Anasazi rock art petroglyph from Chaco Canyon in the Chaco Culture National Park, New Mexico, dated to between 850 and 1200 C.E.. In the detail above, a Pueblo Indian (Chaco Anasazi) hunter or warrior, is depicted with weapon and shield, on a hunt with a pack of dogs.
As the petroglyphs don't generally reflect awareness of distance and perspective in art, the two sizes of dogs probably reflect two breeds on the hunt, rather than the far less likely possibility of hunters requiring puppies on the hunt.
The larger village dog with bent ears would be of value in cornering large game, but the tinier breed depicted with upright ears would be essential for flushing lizards or small mammals that hide in cracks or desert burrows.
The image of the small dog on the back of the large dog again is not likely an attempt at perspective in the two-dimensional world of the petroglyphic mileau. Rather, it is a small jest on the part of the wall-artist, just as today photographers like to show chihuahuas riding on the backs of Great Danes.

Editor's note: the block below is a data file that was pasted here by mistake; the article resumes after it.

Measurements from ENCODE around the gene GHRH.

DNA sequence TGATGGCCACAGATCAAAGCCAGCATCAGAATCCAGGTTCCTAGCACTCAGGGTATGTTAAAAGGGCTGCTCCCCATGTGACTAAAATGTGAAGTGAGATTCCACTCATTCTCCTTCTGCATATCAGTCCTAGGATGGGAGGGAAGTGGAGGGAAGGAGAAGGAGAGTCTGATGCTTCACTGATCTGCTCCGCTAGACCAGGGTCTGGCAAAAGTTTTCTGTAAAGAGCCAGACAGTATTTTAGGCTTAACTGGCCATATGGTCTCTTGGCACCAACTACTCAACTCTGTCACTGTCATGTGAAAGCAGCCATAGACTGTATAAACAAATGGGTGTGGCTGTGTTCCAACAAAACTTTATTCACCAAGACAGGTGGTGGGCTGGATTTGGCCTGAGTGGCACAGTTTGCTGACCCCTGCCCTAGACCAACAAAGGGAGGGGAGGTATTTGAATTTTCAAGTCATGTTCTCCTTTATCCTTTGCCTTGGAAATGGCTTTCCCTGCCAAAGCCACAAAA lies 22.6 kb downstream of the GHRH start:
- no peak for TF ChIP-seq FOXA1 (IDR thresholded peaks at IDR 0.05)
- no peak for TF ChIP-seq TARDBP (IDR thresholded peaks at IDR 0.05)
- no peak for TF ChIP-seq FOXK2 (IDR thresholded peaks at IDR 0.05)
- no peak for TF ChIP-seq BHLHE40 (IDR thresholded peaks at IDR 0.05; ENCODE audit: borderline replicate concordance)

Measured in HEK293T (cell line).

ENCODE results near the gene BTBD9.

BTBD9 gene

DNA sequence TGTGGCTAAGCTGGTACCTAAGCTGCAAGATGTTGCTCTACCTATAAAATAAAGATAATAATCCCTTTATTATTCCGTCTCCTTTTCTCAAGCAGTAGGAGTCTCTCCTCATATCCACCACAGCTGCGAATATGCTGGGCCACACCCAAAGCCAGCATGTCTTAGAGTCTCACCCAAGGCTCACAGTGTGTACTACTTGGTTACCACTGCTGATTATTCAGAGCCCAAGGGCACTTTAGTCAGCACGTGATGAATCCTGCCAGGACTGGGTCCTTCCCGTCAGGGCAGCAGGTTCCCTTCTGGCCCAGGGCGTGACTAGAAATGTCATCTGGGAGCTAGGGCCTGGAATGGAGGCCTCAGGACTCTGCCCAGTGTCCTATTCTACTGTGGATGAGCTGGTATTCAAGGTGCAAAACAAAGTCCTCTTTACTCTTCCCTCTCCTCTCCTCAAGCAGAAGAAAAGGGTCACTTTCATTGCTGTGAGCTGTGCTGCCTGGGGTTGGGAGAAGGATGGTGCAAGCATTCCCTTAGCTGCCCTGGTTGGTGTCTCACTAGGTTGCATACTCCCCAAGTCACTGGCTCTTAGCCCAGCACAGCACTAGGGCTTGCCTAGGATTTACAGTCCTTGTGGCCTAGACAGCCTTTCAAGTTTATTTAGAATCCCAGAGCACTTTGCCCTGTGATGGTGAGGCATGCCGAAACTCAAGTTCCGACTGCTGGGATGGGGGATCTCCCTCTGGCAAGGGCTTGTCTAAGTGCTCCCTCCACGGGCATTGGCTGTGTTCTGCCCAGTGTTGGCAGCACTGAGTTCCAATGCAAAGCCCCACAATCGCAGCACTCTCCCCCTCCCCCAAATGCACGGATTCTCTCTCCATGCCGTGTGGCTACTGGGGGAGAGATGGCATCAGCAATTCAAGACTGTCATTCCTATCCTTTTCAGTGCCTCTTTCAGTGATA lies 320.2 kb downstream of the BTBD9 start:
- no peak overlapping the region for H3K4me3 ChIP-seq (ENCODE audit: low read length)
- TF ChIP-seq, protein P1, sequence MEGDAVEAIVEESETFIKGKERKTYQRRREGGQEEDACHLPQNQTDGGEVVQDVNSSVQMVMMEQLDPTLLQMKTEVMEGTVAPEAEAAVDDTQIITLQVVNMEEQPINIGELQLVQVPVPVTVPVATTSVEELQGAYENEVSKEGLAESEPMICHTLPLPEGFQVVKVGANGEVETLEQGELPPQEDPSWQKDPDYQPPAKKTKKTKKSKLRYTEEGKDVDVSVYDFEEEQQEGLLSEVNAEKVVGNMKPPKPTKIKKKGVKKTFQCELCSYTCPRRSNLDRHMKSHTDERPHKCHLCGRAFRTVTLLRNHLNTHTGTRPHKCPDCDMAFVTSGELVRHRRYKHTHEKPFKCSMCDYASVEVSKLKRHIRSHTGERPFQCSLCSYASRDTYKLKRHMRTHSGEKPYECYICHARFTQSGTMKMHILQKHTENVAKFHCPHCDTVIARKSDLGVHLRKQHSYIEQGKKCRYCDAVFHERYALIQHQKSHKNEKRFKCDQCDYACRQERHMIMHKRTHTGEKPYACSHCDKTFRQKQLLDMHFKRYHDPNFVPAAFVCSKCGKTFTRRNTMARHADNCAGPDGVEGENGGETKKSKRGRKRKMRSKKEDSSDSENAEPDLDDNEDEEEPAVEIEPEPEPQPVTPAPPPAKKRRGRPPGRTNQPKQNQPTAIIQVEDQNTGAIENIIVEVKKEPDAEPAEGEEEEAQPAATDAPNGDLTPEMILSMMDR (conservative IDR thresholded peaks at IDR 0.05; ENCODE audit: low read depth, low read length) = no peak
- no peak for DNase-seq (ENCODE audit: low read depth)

In another detail from the mural (below) showing another hunter with the same headdress and several dogs, both large and small breeds, and a big hand imprint.
That there is cultic meaning, lost to time, seems obvious from the warriors' odd head-dress and the shield which is a water symbol. The mural is tightly packed with images and a great many dogs, with one dog (shown in the in-text figure) being apparently a traveler in the night sky, perhaps a constellation associated with the hunt.